U.S. markets closed
  • S&P Futures

    +18.50 (+0.54%)
  • Dow Futures

    +140.00 (+0.50%)
  • Nasdaq Futures

    +62.00 (+0.53%)
  • Russell 2000 Futures

    +10.50 (+0.65%)
  • Crude Oil

    -0.19 (-0.46%)
  • Gold

    +6.60 (+0.34%)
  • Silver

    +0.19 (+0.74%)

    +0.0020 (+0.17%)
  • 10-Yr Bond

    +0.0360 (+4.73%)
  • Vix

    +0.17 (+0.58%)

    +0.0027 (+0.21%)

    -0.1300 (-0.12%)

    +1,140.70 (+10.32%)
  • CMC Crypto 200

    +6.11 (+2.56%)
  • FTSE 100

    +4.57 (+0.08%)
  • Nikkei 225

    +109.86 (+0.47%)

Analyst explains why Netflix 'won't run out of content' during coronavirus

Constellation Research Principal Analyst & Founder R "Ray" Wang joins Yahoo Finance’s Seana Smith to discuss Netflix's quarterly earnings report and original content spending amid the coronavirus.

Video Transcript

SEANA SMITH: Netflix-- let's talk about that stock. It's in focus today on the street after its strong results after the bell yesterday. Now, the company showed a huge uptick in the number of new subscribers, adding 15.7 million global subscribers. And for more on this, we want to bring in Ray Wang, analyst and founder at Constellation Research.

And Ray, just taking a look at the numbers, it's clear that Netflix-- I don't want to say that it has benefited from coronavirus, but we haven't seen the pain that we've seen in many other companies really at all. And when you take a look into their business, they don't have sports. They don't have commercials. They're not relying on movie theaters. What did you think of these numbers from Netflix last night?

RAY WANG: You know, these are amazing numbers. I mean, this is talking about the power of the subscription economy. And more importantly, they're competing for time and attention. And guess what? Everybody's home, right? And so they've done really well by doing that. If you look at their growth, I mean, it's 27.6% year-over-year growth. They picked up so many more users than they thought they were, 15.77 million ads. We thought it was going to be half that amount before what would happen over the last four weeks. And so this shelter-from-home poster stock-- I mean, this is it. They're the poster child for shelter at home. And so it's helped them a lot. And also the fact that they invested a lot in content-- they're not going to run out of content, which is a very important point.

SEANA SMITH: Yeah. Speaking about investing a lot in content, they're raising a billion dollars via its latest debt offering in order to boost that content spending. How important is original content to the future of Netflix?

RAY WANG: It is really important. Most of Hollywood has shut down. People haven't been filming. Getting to that original content right now-- content is king. Content is king, queen, depending on how you want to put it. And what's happening is if you don't have the content, people are binge-watching through almost all the shows. You saw what happened with Tiger King, right? I'm not a fan, but it's like everyone's watching it. It's amazing, right?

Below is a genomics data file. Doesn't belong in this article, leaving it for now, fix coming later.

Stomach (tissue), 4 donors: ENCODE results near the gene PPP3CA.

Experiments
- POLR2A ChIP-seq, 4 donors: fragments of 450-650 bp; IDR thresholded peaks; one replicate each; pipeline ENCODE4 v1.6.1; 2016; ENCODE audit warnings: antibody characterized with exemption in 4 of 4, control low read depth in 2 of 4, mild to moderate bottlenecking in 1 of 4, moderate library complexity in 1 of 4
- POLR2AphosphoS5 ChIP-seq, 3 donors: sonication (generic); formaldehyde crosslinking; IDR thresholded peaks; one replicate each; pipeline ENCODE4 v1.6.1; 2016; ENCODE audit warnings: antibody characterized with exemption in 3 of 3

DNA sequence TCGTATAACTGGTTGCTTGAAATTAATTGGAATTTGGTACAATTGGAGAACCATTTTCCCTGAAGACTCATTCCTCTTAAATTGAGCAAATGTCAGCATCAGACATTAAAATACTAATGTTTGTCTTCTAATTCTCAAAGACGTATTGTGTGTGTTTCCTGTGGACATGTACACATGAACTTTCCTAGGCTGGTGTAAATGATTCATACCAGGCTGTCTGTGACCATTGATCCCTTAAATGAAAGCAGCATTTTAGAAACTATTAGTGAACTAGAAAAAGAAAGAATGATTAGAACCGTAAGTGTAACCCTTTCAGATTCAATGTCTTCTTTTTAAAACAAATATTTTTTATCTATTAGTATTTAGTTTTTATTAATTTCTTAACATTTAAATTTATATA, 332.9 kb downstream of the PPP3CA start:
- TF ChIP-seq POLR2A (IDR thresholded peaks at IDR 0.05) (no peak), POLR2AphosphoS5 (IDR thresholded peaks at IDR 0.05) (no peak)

But the content piece also drives a lot of what they do. Because they're in a battle right now with other folks on the streaming services side from Disney to others. And this is making a big difference.

SEANA SMITH: Ray, how much of the results, though, were pulled forward at this point? And how much is already factored into the stock price? Because they're seeing shares dip into the red today. And the stock is already up more than 30% since the start of the year.

RAY WANG: It is. Netflix has been one of those stocks which moves a lot, has a lot of momentum. Some of it is because people are worried that when shelter-at-home restrictions end, people will stop going and watching Netflix, and doing the binging. But I think it's still going to happen because of their content lineup. And also, a lot of this ramp-up is going to be slow. You're not going to all show up at a baseball game, or a sports game, or a football game. You're not going to live concerts. And so I think that they're still going to have a lot of interest and a lot of subscribers to go for some time.

And the other thing is subscribers don't necessarily cancel that quickly on the subscription model. They'll have it on just as a backup in case something happens. And I think with a great content library, I think that you're not going have to worry as much.

SEANA SMITH: Yeah. Ray, real quick, I just want to get your thoughts on competition. Because what do you think Netflix needs to do to maintain its market share? Again, some of its very deep-pocketed investors-- because we have Disney+-- at this point, over 50 million subscribers. And they also have Comcast's Peacock service, and then AT&T's HBO Max, which are rolling out at the end of May.

RAY WANG: Yeah. So one of the things that may be interesting if they decide to do that is roll out more-- get into the live events portion, putting together the ability to bring a live concert that might not have happened traditionally because live venues were actually in action, having people do more kind of subscription-types of services for a live event that might not have any audience in the background. So there's opportunities there. There's opportunities in product placement, which they haven't necessarily taken advantage of.

And of course, they've done a really good job with managing some of this negative free cash flow as they put into the content given the slowdown. There isn't a race for content right now because no one can produce the content. So it's giving them some breathing room.

SEANA SMITH: All right. Ray Wang, analyst and founder at Constellation Research, thanks so much for joining us this afternoon.

RAY WANG: Hey, thanks a lot.